10.9.15 Issue #709 info@mckenziemgmt.com 1-877-777-6151 Forward This Newsletter

Ignoring Recall? How itís Hurting Your Practice
By Sally McKenzie, CEO

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Patient retention rates are down and cancellations and no-shows are at an all-time high. Production numbers are not even close to where they should be, and your bottom line is suffering. You’re stuck in a rut, and have no idea how to pull yourself out.

If you feel like I just described your practice, it’s time to make some changes – and I suggest starting with recall. Yes, I said recall. While most dentists ignore this vital system, investing in recall is one of the best, most effective ways to increase practice revenues. Most dentists send out generic recall reminders and then call it a day, but trust me, that’s not nearly enough. You need to make recall a priority in your practice if you want to increase your production numbers and grow your bottom line.

Still not convinced you need to revamp your recall system? Here are a few ways ignoring your recall system is hurting your practice that just might change your mind.

It’s costing you patients. If you want a successful, profitable practice, your patient retention rate should be hovering at around 85-95%. That isn’t the case at most practices. In fact, I recently conducted a survey that looked at dental practices in business for an average of 22 years. You know what it revealed? A patient retention ratio of 31%. That means if you have 1,000 patients on file, only 300 of these patients are actually active.

To raise that number, consider hiring a Patient Coordinator and tasking that employee with reenergizing your recall system. Have this new team member, armed with a written script and the most up-to-date patient information, call past due patients to get them on the schedule. But don’t stop there. Send patients professional marketing materials and educate them about the services you provide and the importance of caring for their oral health.

When you actually reach out to recall patients, they’ll be much more likely to come back – and that will do wonders for your production numbers and your bottom line.

You’re not getting referred. Only happy patients who trust you with their care refer you to family and friends – a free form of marketing every practice needs to help them grow. But if patient retention is down, fewer patients are referring you, costing you potential loyal patients and who knows how much in lost revenues.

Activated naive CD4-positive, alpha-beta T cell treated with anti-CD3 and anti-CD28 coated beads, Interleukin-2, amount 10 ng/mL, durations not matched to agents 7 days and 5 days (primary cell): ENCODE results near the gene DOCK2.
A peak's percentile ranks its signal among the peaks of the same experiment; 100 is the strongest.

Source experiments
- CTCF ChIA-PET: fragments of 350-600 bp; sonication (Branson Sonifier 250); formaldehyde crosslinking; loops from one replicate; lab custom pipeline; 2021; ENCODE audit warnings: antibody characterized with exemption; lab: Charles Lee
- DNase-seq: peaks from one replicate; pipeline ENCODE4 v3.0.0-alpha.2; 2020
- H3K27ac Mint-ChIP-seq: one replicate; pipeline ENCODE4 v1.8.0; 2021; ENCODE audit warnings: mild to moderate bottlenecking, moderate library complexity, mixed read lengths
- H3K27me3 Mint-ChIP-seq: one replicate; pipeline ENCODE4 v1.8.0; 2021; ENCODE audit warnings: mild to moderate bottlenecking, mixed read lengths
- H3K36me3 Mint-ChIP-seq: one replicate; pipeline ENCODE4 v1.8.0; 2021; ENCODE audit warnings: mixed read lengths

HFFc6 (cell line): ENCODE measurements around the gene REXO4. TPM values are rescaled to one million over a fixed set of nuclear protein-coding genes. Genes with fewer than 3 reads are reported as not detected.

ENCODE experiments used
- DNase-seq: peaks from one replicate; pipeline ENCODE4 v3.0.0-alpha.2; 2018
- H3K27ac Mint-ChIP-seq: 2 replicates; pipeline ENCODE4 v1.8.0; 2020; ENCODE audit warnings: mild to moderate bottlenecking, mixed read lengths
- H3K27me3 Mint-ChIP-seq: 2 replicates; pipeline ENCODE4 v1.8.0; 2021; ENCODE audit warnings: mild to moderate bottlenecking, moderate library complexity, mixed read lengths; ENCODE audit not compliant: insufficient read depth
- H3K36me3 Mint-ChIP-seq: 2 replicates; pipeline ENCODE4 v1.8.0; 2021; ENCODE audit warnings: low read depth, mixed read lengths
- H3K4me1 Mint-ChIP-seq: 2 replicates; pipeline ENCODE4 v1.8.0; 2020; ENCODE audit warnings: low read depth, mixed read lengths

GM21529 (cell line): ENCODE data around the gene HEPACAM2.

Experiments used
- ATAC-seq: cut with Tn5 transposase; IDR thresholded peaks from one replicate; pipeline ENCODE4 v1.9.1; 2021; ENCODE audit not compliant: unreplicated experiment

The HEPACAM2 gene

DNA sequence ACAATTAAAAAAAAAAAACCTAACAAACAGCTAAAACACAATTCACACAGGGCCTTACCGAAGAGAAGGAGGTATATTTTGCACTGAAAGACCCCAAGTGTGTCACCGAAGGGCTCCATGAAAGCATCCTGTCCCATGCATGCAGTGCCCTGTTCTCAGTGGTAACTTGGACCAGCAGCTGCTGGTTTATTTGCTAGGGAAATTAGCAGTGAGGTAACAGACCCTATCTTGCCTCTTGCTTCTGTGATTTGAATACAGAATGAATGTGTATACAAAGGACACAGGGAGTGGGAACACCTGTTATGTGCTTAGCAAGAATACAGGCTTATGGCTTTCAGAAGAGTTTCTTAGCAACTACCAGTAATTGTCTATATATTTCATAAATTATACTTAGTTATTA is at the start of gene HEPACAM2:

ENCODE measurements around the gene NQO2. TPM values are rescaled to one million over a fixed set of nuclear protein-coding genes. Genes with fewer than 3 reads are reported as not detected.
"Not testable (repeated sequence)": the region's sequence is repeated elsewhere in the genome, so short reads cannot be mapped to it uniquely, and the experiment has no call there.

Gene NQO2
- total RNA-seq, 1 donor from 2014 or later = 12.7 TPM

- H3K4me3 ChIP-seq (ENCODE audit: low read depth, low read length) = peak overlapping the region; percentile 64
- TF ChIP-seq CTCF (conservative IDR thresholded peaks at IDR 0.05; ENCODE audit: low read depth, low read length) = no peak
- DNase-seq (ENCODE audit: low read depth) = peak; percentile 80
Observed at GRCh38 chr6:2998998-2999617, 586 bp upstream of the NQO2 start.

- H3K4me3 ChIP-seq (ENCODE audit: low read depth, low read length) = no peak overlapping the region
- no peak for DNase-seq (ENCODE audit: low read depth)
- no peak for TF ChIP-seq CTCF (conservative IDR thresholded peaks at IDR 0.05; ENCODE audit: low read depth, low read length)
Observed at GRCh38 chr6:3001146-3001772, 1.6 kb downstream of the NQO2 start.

When you reach out to recall patients and educate them about the importance of dental care, they’re more likely to feel a connection to your practice. That connection is what keeps them coming back, making them loyal patients who are more likely to refer.

Cancellations and no-shows are eating into your bottom line. If broken appointments are common in your practice, it’s a good sign something is wrong with your recall system. Why? Part of the problem stems from pre-appointing.

Like most dentists, you’ve likely always scheduled appointments six months out. But that doesn’t mean it’s an effective way to manage your schedule and operate your recall system. Most patients have no idea what they’re doing six months from now on a Tuesday. So even if they schedule an appointment, chances are they’ll forget or something else will come up that prompts them to cancel at the last minute.

Another problem with pre-appointing? It gives you the illusion your schedule is full, when it really isn’t. That means there’s no reason to work the recall system, except of course when those appointments fall through and wreak havoc on your day. The other issue? Patients who try to schedule treatment can’t get in to see the doctor right away, which is a good way to send them to the practice down the street.

Instead of relying on pre-appointing alone, consider offering some patients the option to be contacted two to three weeks before they’re due for a recall appointment. This frees slots up for patients who are ready for treatment, and helps reduce broken appointments – as well as the stress and frustration that come with them.

Production numbers are down. You can’t reach your daily production goals if patients aren’t in the chair. This is a frustrating scenario for you and your team members, and of course is costing your practice money. When you invest in recall, you’ll soon find more patients are scheduling treatment. This helps boost team morale, and, of course, your bottom line.

Ignoring your recall system isn’t doing your practice any good. In fact, it’s causing damage. Investing in your recall system will help you turn it around, increasing practice production and profits.

Next week: How to make recall a priority.

For additional information on this topic and more, visit my blog: The Lighter Side

Interested in speaking to me about your practice concerns? Email sallymck@mckenziemgmt.com
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